Encourage critical evaluations of received reviews
In workplace settings, professionals not only need to have proficient assessment skills but they must also know how to deal with and respond to feedback from multiple sources. This feedback can be complementary, contradictory or conflicting. The task of those receiving feedback from multiple sources is to interpret it, evaluate it and to decide how to respond to it. For example, when academics receive feedback reviews on a submitted journal article they will often have to evaluate that feedback and make a decision about what to respond to when they update and re-write the article. Even if all reviewers recommend publication, each might have different suggestions about how the article could be improved. The writer will have to make a judgement about how to respond to these differing suggestions. A key question is, therefore, how can we organise feedback practices in higher education so that they better resemble the way feedback operates in professional practice and in life beyond formal education.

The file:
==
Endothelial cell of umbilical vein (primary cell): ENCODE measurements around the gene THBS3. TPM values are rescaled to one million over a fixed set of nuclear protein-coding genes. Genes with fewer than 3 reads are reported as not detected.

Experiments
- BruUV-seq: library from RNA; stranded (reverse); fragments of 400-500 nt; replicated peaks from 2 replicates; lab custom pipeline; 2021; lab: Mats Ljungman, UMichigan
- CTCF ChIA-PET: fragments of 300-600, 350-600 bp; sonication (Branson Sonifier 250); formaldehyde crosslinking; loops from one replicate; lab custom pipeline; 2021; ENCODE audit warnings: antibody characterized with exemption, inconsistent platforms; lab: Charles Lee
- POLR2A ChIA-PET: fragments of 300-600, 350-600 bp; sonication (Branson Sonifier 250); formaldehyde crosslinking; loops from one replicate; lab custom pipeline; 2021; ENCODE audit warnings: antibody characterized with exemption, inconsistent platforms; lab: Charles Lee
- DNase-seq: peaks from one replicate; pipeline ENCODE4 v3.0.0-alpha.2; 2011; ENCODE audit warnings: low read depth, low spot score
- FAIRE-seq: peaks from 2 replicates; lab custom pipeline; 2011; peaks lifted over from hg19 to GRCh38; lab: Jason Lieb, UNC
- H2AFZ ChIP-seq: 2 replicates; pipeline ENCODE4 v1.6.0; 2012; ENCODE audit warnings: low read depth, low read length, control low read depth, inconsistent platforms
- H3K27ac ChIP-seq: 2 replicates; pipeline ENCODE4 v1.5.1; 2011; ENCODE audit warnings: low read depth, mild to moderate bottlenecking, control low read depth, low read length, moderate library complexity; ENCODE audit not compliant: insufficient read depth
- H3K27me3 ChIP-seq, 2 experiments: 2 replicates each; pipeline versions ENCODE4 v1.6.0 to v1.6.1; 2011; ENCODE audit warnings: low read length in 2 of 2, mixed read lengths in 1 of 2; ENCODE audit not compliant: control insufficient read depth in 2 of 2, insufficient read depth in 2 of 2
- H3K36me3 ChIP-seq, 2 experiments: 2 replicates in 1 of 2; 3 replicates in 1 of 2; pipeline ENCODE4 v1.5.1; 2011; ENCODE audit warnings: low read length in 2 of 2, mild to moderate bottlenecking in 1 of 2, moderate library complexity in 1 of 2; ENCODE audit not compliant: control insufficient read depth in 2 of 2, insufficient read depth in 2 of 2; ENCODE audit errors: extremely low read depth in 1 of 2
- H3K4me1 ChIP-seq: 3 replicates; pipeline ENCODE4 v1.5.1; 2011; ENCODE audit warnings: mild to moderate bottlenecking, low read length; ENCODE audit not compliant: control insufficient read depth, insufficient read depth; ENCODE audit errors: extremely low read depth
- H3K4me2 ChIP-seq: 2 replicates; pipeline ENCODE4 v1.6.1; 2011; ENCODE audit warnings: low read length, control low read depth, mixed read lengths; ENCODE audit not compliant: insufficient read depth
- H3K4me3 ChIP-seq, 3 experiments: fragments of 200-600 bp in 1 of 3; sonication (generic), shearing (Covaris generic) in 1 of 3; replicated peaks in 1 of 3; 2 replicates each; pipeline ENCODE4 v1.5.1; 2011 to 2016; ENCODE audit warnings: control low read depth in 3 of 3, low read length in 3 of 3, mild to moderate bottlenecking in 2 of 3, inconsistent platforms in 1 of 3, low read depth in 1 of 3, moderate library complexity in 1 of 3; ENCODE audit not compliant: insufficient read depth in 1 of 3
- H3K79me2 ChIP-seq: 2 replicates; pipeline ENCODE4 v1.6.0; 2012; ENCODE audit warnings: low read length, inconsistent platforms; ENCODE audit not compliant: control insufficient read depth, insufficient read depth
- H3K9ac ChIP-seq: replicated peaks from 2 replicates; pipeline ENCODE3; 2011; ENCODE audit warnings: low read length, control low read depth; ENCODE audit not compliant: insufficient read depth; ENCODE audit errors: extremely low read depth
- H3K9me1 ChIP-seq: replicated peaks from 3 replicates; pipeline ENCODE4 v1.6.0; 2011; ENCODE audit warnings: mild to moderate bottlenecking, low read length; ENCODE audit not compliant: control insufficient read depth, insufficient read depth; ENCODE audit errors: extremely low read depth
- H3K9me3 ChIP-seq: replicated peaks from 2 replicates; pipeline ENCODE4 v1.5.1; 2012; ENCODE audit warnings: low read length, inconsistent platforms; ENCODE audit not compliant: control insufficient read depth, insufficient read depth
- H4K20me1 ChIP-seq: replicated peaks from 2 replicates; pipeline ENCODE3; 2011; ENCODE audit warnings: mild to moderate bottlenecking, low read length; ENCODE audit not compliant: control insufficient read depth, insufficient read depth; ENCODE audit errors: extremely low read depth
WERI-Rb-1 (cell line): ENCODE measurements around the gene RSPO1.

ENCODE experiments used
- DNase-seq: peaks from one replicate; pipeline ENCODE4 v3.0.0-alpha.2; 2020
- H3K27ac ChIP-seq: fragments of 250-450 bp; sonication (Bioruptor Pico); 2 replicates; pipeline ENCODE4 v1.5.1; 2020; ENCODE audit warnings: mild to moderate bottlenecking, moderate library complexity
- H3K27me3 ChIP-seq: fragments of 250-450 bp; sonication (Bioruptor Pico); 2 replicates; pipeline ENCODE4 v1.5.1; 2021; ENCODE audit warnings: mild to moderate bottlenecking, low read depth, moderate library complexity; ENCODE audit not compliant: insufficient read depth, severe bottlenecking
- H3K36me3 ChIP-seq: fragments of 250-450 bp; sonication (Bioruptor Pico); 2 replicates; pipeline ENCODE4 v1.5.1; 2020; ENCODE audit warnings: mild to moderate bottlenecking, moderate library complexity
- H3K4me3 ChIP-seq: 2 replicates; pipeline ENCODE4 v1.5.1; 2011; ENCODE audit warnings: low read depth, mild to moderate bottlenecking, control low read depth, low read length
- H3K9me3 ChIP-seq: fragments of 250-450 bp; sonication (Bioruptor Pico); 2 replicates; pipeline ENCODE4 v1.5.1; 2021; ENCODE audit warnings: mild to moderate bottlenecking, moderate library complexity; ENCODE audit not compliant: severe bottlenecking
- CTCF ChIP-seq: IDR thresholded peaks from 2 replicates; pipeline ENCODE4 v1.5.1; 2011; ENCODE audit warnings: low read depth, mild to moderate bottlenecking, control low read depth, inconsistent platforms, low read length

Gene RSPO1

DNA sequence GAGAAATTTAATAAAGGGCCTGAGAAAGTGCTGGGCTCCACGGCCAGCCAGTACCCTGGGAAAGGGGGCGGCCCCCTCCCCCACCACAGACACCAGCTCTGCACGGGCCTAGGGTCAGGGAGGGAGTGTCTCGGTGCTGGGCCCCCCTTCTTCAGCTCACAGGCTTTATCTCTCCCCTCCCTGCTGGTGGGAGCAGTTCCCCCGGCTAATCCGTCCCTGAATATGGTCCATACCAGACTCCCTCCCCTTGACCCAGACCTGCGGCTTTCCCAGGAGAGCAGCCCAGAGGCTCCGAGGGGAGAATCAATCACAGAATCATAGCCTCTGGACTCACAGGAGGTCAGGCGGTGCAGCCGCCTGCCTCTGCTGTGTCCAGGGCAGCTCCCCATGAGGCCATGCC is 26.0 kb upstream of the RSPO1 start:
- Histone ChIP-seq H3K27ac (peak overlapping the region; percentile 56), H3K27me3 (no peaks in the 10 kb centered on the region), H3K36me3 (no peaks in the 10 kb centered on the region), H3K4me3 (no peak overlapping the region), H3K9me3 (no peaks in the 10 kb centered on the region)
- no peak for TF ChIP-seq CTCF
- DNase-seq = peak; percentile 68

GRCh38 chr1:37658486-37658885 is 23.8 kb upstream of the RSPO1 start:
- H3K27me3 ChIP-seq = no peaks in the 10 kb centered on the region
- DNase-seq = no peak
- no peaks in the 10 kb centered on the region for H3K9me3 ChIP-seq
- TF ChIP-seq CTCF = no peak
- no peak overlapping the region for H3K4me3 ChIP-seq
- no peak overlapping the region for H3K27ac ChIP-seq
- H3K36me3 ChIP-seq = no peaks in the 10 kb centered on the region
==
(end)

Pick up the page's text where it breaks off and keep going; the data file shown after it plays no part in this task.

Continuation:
Putting it into practice
- Create a group assignment with individual feedback reviews and have groups not only update their assignment using the multiple feedback reviews but also produce a report saying how they addressed the range of feedback ideas they received.
- Students respond to feedback they receive from peers by commenting on its quality, for example, by identifying its merits and limitations.
- Students produce a rationale for their response to feedback received as when one submits an article to an academic journal and receives feedback
- Students might respond to reviews by posing further questions for the reviewers.
- Students update their work after receiving the reviews - this is normal practice
- Invent your own ideas and practices